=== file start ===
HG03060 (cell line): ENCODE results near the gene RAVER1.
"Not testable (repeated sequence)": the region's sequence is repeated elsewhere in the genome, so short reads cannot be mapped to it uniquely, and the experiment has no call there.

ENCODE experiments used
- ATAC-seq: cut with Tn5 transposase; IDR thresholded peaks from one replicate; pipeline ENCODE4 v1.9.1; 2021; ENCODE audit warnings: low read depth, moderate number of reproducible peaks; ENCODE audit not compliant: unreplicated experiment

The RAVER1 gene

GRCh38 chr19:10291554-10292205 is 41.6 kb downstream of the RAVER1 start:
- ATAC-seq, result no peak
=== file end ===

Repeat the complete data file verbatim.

HG03060 (cell line): ENCODE results near the gene RAVER1.
"Not testable (repeated sequence)": the region's sequence is repeated elsewhere in the genome, so short reads cannot be mapped to it uniquely, and the experiment has no call there.

ENCODE experiments used
- ATAC-seq: cut with Tn5 transposase; IDR thresholded peaks from one replicate; pipeline ENCODE4 v1.9.1; 2021; ENCODE audit warnings: low read depth, moderate number of reproducible peaks; ENCODE audit not compliant: unreplicated experiment

The RAVER1 gene

GRCh38 chr19:10291554-10292205 is 41.6 kb downstream of the RAVER1 start:
- ATAC-seq, result no peak